Vanda Ralevska: Light in the Dark of the Forest

Guest post by Vanda Ralevska.

Over the years photography for me became much more than recording where I have been. Conveying the impression that the scene in front of me leaves on my mind became more important than a purely literal representation.

In my photographs I strive to capture the atmosphere and emotions that the surrounding world evokes in me, and hopefully pass on the feeling to the viewers. Photo impressionism is one of the techniques that allows to simplify the subject down to its essence, and reveal the sense that it creates. Similarly to when you glance at a scene without focusing on detail. The impression it leaves is that of colours, shapes and textures.

Therefore I dedicated a part of my work to experimenting with the intentional camera movement (ICM) and multiple exposure techniques commonly used in photo impressionism.

This image is a result of using these techniques. I was standing at the edge of a woodland, when I spotted the regular pattern created by the tree trunks, interspersed by the autumnal colours of the leaves on the forest floor. The colours were gradually merging into the darkness of the thick forest with no distracting highlights. A perfect combination of colours and shapes to paint with the camera.

Light In The Dark Of The Forest
Light In The Dark Of The Forest © Vanda Ralevska

 

I experimented with ICM, however I was not very happy with the results, which were simply streaks of colours.  I wanted to preserve a little bit of texture in the leaves and tree trunks. Therefore I decided to use the double exposure functionality of my camera. The first exposure was a straight image with f5.6 aperture, focused on the trees closest to the camera. For the second exposure I chose a smaller aperture f16 to increase the shutter speed and to be able to capture the camera movement.

I post-processed the image in Adobe Lightroom 5, where I increased the contrast and clarity. I used the radial tool to darken the edges. Then I brought the image into Adobe Photoshop CS6 to further enhance the contrast and colours using the curves and NikSoftware ColorPro plugin.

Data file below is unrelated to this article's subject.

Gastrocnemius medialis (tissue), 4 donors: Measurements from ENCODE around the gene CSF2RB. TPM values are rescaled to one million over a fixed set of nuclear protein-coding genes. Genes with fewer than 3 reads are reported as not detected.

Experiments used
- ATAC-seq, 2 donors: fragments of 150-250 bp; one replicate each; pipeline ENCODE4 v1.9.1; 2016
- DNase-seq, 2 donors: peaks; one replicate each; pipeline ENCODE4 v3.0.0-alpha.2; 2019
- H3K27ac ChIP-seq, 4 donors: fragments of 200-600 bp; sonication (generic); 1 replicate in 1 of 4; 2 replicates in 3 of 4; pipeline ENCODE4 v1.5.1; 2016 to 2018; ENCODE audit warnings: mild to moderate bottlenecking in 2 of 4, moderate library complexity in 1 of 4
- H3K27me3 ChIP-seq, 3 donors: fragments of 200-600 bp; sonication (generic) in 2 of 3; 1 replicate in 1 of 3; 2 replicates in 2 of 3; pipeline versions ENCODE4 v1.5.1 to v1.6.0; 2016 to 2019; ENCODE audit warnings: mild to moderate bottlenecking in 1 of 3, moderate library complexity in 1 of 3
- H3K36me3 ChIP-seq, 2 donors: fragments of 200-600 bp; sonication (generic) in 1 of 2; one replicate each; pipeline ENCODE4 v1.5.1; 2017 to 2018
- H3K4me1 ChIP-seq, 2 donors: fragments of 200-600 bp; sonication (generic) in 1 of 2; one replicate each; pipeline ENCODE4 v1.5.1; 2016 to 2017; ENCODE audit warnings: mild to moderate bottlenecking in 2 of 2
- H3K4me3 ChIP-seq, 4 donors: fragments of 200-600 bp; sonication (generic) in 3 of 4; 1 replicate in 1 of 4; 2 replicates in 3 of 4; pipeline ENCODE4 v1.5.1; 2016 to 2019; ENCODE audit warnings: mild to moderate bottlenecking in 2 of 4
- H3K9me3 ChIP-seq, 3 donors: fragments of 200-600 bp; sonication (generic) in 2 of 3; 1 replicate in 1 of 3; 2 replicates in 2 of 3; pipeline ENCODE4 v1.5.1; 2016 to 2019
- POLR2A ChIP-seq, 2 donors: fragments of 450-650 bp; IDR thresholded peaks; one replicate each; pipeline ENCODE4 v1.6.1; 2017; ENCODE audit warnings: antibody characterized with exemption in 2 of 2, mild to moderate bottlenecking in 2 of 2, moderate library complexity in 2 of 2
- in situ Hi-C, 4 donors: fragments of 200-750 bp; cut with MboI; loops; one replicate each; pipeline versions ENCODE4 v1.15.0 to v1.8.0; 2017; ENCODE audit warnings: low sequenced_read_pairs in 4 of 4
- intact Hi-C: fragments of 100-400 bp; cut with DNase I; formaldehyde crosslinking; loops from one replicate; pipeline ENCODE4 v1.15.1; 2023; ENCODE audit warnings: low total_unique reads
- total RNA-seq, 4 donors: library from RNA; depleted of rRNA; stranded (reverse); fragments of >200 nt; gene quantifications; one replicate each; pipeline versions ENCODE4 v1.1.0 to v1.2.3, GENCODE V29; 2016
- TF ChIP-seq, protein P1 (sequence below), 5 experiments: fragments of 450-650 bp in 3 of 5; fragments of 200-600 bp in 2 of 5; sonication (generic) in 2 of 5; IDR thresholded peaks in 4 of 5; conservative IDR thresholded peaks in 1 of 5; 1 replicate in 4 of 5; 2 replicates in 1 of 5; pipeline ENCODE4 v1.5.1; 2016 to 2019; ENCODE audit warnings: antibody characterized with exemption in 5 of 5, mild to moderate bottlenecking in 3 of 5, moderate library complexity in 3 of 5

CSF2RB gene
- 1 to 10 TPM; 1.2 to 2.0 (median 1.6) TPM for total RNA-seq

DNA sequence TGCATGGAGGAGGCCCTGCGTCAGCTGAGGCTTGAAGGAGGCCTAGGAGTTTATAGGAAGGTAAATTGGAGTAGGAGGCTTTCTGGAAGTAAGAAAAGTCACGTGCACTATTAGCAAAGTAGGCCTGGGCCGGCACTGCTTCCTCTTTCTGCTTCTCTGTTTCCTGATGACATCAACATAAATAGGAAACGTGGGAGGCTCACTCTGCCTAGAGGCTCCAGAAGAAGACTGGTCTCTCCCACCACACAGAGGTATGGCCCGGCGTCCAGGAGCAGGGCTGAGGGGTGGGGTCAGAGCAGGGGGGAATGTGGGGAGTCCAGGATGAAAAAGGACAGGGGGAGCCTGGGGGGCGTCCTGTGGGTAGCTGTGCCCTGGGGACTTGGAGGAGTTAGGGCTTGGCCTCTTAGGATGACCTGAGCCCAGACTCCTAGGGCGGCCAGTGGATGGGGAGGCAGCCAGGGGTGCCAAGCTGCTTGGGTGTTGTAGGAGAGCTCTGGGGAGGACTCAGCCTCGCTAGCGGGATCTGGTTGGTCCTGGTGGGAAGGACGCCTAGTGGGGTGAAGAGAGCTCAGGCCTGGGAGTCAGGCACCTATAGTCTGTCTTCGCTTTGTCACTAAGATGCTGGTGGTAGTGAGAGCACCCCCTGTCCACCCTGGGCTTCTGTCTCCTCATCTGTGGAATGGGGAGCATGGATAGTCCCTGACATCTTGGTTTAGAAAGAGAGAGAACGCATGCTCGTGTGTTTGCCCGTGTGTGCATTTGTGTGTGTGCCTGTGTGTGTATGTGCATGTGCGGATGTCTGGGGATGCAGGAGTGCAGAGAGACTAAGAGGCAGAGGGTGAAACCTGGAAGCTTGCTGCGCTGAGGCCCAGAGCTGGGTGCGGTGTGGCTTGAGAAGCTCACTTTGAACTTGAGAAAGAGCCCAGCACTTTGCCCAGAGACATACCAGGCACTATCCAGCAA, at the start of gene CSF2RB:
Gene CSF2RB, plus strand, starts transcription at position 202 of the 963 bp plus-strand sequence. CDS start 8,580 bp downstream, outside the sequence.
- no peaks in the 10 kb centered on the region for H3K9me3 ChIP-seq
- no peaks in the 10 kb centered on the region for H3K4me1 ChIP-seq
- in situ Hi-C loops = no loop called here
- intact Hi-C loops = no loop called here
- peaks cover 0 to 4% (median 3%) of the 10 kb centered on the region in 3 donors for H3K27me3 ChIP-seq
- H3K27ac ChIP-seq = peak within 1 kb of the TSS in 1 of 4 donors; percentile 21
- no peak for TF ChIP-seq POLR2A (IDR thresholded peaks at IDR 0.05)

The result is just enough detail to portray a late autumnal day in a forest, but without all the distractions that our minds tend to dwell on when observing the real world.

Sunset Wave
Sunset Wave. © Vanda Ralevska

Editors Note:  This is the first image of Vanda’s to catch my attention. I found it on  Flickr where Vanda regularly exhibits her photo impressionistic vision. You can also find her on Facebook. Her website can be found at http://www.mylenscapes.co.uk/ Vanda’s work is definately worth checking out. Thanks for sharing your technique.

Advertisements

Matt Molloy on Time Stacking

Readers of this blog will know that I am a big fan of Matt Molloy’s time stacking technique. He has taken an approach developed by starcircleacademy.com for long  astro photography time lapses and reimagined it as an approach for clouds.

“my favorite is often what I call “time stacking”. This technique of layering multiple still photos has been used for years to create “stars trails” from timelapse sequences.”

Matt’s technique is described in a blog post published on 500px.com last year. Its a great read and provides some insight into this approach.

Tutorial: Time Stack:

Published by Alexandra Kim · March 7th 2014

 

Today I’d like to introduce the brilliant Matt Molloy, photography enthusiast and budding professional. He’s the author of those amazing impressionist inspired photos. So many people have asked how to do this technique, and he’s been gracious enough to share it here with us! Please enjoy this Time Stack Tutorial.

I’ve always been amazed by timelapse photography and the unique perspective of time it gives you. Once I got into photography, it was a natural direction for me to go. The more I explored timelapse photography, the more I realized how versatile it is. You can get so much out of a timelapse; an interesting video; the perfect shot (selected from several hundred photos of the same scene), enhanced details and distortion correction (often done in astrophotography); or removing elements from a scene (like cars or people). Last, but not least, my favorite is often what I call “time stacking”. This technique of layering multiple still photos has been used for years to create “stars trails” from timelapse sequences.

Here is an example of a “star trail” image I created from a series of 305 photos.

Once I made a few star trail images, I wondered why I’ve never seen this technique used on daylight timelapses. I tried it and, after a little tweaking here and there, I was astounded by the resulting images! They are kind of like a super long exposure, showing a large chunk of time in a single image, which is very much like the Impressionist movement that some clever painters came up with around the year 1870.

Here is my very first attempt at a daylight “timestack”.

Here’s what you need to make a “time stack” yourself:

  1. A camera and an intervalometer (a device to make your camera take pictures repeatedly at a given interval). If you have a Canon camera, like I do, there’s a good chance that you can download free software called Magic Lantern that gives you lots of new features including an intervalometer built right into your camera. Perhaps there’s similar software for other brands of cameras, and if not, most cameras will be able to use a remote control that includes intervalometer function. Here’s a bunch of different remotes.

Continue reading at 500px / Blog / Tutorial: Time Stack.